Stepping into a new world: Beth Slifer
Just a few decades ago, parents raised their daughters to get married and start a family. Young girls didn’t have lofty ideas of becoming high paid executives or ski patrol directors.
But now, one in 18 women nationwide owns a business, according to the National Women’s Business Council, and Beth Slifer is one of them. She grew up in an era when adults didn’t encourage girls to think much about careers. But she wanted to work.
In the 1960s, she became the first woman community loan officer at Citibank.
“I just kept insisting that I was doing the work of a man, so why didn’t I have the title of the man,” Slifer said. “They finally gave in.”
After working at Citibank, she opened a small retail store in Atlanta and joined Jimmy Carter’s campaign for president. When Carter won, he made her a political appointee of the Environmental Protection Agency. She acted as the agency’s liaison between all other government departments and international bodies. The Carter Administration was “probably a little ahead of its time,” she said, regarding the number of women working for it. Even though Slifer ran into some “good ole boys” in the political arena who gave her flak for being a woman, the Carter Administration supported women in leadership positions, she said.
Internationally, the discrimination was more extreme.
“The first time I went to Japan, they absolutely did not know what to do with me,” she said. “They entertained us (women) with all the men, though they didn’t have the same entertainment they offered ranking men. By the second trip, they finally figured out how to do it.”
She never let other people’s opinion of her affect her performance, or her drive.
“In my case, I never felt I had to be as tough as a man or act like a man,” she said. “I always felt I had to produce good results, and that was the most important thing. As a Southern woman, I was raised to deal with (any discrimination). Sometimes it infuriated me, but I never overtly said anything. I just produced.”
When she left Washington D.C., she enrolled in the University of Chicago’s master’s in business program ” 20 years after graduating college.
“In the early 1980s, I felt that women needed credentials to justify, or to validate, their capabilities in the business world,” she said.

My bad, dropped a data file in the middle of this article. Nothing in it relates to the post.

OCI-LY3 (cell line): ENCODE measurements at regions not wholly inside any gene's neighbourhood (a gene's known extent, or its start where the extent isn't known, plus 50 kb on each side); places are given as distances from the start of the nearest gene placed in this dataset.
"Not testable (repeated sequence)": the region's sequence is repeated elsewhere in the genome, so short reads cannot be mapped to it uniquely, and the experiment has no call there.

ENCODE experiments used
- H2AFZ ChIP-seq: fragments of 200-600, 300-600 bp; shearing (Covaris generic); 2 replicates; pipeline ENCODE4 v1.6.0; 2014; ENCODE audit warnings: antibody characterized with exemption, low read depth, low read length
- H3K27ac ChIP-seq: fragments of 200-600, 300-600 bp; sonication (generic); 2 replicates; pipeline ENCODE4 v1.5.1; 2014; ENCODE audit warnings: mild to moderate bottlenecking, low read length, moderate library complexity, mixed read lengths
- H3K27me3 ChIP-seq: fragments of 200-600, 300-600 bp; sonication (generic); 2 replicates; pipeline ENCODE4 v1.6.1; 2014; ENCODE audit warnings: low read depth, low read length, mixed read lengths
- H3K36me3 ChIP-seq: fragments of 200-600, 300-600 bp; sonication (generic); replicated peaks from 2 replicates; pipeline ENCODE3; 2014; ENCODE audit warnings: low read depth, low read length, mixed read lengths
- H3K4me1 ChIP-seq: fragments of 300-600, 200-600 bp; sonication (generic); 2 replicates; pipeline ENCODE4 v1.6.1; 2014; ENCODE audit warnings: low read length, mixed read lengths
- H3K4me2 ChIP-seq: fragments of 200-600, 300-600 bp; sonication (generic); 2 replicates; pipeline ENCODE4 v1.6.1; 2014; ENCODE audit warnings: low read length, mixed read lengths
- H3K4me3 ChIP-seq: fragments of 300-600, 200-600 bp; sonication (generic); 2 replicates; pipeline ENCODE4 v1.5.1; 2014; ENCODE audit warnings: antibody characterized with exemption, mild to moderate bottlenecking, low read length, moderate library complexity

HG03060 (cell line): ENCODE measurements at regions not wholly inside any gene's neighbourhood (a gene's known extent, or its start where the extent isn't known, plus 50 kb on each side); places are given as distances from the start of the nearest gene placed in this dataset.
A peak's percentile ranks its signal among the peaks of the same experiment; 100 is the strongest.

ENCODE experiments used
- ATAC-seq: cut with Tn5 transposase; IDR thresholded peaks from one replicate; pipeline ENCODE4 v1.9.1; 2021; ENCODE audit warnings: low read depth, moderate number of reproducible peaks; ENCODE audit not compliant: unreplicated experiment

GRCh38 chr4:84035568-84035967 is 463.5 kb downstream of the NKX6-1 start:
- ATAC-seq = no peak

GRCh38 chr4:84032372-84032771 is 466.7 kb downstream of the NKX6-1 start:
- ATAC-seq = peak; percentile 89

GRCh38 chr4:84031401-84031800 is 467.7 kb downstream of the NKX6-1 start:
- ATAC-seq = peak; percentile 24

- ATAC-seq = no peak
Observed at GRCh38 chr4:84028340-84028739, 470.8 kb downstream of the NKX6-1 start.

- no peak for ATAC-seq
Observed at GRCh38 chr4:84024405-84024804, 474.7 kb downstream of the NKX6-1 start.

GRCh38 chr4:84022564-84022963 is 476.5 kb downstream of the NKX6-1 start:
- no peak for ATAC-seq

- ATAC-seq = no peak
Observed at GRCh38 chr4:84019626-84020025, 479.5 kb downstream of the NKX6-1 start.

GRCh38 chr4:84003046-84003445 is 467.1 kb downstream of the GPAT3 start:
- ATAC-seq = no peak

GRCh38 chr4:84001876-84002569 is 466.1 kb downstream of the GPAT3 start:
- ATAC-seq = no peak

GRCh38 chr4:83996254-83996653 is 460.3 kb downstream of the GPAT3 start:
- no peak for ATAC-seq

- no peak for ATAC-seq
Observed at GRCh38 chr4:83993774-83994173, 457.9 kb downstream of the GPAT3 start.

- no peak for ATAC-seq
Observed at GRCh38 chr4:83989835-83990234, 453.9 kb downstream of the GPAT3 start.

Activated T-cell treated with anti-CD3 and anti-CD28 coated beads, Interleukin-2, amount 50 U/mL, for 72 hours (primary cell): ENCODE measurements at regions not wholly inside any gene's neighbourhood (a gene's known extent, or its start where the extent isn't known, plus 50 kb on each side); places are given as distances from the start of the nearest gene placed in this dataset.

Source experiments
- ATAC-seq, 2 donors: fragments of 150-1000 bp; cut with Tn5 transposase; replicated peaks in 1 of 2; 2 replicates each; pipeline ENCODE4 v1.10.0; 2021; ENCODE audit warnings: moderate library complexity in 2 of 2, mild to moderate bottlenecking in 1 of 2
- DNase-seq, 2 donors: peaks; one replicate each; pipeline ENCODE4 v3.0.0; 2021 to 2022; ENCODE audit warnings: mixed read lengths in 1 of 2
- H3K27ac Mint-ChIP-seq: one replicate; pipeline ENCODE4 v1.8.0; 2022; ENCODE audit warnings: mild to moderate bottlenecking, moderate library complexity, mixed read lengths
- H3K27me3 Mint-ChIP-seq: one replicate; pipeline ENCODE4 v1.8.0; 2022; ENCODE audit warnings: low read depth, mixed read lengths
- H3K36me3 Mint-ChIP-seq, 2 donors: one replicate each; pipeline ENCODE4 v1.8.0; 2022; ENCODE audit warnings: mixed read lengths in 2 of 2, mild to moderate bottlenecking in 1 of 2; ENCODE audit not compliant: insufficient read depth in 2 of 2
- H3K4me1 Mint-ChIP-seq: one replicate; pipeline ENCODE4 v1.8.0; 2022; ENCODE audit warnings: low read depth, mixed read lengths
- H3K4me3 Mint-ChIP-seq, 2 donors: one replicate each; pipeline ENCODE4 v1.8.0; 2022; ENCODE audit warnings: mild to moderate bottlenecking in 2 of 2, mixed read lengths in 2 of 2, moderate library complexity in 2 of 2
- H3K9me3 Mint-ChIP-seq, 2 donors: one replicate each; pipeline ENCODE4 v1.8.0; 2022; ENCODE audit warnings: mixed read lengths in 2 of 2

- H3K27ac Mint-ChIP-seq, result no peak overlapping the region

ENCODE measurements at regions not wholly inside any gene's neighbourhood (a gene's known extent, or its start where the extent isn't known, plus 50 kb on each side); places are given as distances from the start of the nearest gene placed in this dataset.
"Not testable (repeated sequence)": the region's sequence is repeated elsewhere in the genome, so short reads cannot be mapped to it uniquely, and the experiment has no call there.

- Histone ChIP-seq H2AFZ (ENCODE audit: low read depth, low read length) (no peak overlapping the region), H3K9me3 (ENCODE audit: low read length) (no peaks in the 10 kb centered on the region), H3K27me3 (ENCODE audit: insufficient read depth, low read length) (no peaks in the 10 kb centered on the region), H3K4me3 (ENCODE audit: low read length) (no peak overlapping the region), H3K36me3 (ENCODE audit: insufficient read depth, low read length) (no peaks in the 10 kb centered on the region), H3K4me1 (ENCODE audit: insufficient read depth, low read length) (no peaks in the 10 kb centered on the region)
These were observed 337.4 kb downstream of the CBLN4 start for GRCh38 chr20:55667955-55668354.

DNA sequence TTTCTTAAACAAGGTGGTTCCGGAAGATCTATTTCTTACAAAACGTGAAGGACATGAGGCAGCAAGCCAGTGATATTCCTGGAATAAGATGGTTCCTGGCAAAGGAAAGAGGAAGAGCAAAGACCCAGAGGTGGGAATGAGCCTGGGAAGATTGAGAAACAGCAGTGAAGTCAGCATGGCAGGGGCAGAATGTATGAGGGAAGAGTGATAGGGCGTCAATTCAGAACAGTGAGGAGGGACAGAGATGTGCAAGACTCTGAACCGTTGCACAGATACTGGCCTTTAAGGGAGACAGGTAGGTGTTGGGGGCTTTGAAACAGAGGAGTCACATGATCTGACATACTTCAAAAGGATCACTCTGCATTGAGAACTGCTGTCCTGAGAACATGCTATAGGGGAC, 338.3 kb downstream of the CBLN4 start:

She wasn’t sure what she’d do with her degree, and, as fate would have it, she got married five months after graduation and moved to Vail in 1983. For the first year in Colorado, she maintained roots in Chicago, working as a marketing consultant. But traveling across the country quickly got old, so she followed the advice of University of Chicago’s professors: Examine the market and find a niche to fill.
At the time, the Vail Valley lacked professional interior designers, so she started Slifer Designs. She relied on the help of her mom, who was a leading designer in Florida, for answers on interior design basics, such as how to measure a floor for carpeting.
She found that her business degree gave her the credibility she needed.
Still, her business grew slowly because in the early 1980s Colorado was reeling from an energy depression that had economic impacts. Looking back, Slifer sees the slow growth as an advantage. In fact, when her firm boomed in 1999, it grew faster than its systems and management control could handle. The company expanded to 100 employees, and by 2001, Slifer Designs had extremely high revenue ” but it didn’t make a profit.
“We didn’t control costs or personnel,” she said. “We tried to solve every problem by hiring someone new.”
Since then, she has cut her staff to 70 employees. Slifer never dreamed she would set the standard for residential and mountain resort design; now Interior Design Magazine ranks Slifer Designs among the top three residential and restaurant interior design firms in the nation. One of her greatest rewards of owning a business involves providing professional job opportunities to Vail Valley residents, she said.
She credits an understanding husband with her ability to balance work and family life.
“He respects my work and desire to succeed and doesn’t resent it when sometimes work conflicts with personal responsibilities,” she said. “I think the most difficult thing for women in business is to balance their family and personal life with their business. Most continue to have motherly responsibilities that require more time than a man is expected to give his personal responsibilities.”
In fact, she says the only thing that holds women back is how they choose to balance work and family life. In her own family, she has tried to pass on how fun and satisfying work is.
She supports women starting their own businesses, because it sidesteps any discrimination they may encounter, and it gives them more freedom. She also believes a business degree is more important than ever, but her reasons have changed. Now she encourages women to earn a degree not for validation but because business has increased in complexity.
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Vail’s updated plans regarding the state guidelines and isolation housing requirements is one of several pieces of information guests are waiting on heading into the 2020-21 season.